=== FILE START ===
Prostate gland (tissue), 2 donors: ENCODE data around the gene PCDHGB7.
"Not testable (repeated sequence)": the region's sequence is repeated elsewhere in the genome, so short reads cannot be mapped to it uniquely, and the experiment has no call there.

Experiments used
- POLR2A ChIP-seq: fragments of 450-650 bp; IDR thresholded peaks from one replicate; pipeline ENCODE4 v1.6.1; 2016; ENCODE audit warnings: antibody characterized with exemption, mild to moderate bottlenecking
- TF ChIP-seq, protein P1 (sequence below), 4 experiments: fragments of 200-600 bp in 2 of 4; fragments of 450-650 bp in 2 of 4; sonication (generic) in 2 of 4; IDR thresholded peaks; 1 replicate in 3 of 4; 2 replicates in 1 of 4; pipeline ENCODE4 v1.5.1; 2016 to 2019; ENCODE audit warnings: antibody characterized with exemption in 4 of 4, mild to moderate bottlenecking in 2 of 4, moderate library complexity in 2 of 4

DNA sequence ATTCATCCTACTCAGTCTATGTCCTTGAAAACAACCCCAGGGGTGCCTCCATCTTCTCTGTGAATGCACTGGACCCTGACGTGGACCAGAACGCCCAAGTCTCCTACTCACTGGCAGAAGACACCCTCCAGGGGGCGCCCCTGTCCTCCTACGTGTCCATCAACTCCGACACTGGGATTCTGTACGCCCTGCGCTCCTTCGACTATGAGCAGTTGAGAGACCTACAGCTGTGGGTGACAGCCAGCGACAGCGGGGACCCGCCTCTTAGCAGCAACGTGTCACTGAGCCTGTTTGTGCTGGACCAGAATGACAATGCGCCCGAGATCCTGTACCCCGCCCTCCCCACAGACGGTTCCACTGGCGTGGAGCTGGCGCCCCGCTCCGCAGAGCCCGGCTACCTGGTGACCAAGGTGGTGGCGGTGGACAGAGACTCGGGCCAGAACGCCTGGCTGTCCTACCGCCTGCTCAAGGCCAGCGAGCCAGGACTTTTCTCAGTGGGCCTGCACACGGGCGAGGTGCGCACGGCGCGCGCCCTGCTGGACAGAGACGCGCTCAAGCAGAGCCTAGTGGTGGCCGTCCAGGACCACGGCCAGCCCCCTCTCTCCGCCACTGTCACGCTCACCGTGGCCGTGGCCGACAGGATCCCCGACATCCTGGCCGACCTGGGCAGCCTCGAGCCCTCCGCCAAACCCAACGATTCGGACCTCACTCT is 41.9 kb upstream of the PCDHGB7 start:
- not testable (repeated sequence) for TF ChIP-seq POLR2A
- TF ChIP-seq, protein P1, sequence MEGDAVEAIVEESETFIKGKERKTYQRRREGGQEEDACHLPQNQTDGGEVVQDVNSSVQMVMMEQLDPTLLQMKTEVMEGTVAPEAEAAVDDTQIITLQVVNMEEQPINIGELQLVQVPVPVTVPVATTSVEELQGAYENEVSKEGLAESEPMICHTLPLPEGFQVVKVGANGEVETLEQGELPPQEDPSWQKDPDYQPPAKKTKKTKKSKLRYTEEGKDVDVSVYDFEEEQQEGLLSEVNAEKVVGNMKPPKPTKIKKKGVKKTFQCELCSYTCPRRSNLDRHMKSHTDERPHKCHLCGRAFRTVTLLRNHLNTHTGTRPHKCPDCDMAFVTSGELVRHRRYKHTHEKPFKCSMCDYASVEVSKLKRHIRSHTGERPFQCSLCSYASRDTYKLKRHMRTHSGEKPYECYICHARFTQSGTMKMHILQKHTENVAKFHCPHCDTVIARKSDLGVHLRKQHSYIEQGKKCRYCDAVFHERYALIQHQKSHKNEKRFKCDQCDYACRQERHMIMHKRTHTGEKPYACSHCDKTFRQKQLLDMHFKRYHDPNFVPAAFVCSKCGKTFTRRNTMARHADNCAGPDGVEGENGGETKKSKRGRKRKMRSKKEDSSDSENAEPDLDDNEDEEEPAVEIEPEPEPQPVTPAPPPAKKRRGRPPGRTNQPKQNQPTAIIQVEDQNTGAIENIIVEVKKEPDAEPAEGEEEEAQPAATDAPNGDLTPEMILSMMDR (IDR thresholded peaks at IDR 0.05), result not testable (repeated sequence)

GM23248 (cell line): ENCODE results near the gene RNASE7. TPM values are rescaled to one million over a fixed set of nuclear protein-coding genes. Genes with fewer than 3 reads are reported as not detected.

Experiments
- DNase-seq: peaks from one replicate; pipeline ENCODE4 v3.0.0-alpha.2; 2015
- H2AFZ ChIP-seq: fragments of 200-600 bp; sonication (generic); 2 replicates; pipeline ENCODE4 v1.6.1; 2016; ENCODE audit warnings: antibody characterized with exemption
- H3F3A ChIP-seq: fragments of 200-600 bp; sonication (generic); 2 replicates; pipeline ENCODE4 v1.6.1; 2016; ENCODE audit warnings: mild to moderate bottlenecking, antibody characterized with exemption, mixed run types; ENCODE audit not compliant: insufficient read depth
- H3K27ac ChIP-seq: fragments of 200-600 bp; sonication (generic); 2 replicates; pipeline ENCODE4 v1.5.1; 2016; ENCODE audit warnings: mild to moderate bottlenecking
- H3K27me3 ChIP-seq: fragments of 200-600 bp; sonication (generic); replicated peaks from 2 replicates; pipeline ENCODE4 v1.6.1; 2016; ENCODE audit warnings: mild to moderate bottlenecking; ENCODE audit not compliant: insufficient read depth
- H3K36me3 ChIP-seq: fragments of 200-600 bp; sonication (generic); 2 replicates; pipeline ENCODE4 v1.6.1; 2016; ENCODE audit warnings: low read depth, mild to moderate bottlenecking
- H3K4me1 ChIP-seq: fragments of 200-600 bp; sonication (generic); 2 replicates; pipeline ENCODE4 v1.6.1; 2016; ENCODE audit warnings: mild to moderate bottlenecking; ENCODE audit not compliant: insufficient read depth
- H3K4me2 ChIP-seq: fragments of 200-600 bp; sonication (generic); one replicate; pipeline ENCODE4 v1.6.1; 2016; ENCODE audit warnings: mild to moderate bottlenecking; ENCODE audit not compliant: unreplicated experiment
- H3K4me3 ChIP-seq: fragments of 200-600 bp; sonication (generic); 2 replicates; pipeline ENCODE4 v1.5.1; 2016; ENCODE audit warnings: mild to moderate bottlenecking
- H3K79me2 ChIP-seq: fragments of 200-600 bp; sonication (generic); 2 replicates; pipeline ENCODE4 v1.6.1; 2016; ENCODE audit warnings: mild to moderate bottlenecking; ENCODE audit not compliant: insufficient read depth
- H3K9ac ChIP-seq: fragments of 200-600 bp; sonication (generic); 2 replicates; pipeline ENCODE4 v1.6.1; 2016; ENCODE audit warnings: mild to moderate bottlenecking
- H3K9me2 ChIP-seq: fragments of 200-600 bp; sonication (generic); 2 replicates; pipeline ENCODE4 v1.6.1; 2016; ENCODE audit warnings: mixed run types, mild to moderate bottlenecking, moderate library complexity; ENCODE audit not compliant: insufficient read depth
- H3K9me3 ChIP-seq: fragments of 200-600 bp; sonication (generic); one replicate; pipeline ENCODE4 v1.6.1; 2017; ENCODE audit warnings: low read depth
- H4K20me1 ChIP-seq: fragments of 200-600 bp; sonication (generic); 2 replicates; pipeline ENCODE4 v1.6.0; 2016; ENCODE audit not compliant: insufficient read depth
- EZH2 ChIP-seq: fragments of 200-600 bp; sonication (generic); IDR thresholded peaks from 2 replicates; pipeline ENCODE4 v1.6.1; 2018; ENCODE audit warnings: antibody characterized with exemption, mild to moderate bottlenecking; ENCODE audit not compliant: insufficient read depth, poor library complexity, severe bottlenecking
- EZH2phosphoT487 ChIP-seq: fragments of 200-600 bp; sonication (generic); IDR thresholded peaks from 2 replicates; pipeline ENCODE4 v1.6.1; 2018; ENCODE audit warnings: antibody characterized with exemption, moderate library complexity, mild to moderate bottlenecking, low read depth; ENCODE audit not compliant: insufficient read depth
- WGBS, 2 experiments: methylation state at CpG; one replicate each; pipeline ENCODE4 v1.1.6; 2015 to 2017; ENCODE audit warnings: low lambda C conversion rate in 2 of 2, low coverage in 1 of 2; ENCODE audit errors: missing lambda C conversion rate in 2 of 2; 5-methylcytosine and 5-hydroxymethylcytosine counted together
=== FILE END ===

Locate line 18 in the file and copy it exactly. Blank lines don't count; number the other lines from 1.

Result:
- H3K4me2 ChIP-seq: fragments of 200-600 bp; sonication (generic); one replicate; pipeline ENCODE4 v1.6.1; 2016; ENCODE audit warnings: mild to moderate bottlenecking; ENCODE audit not compliant: unreplicated experiment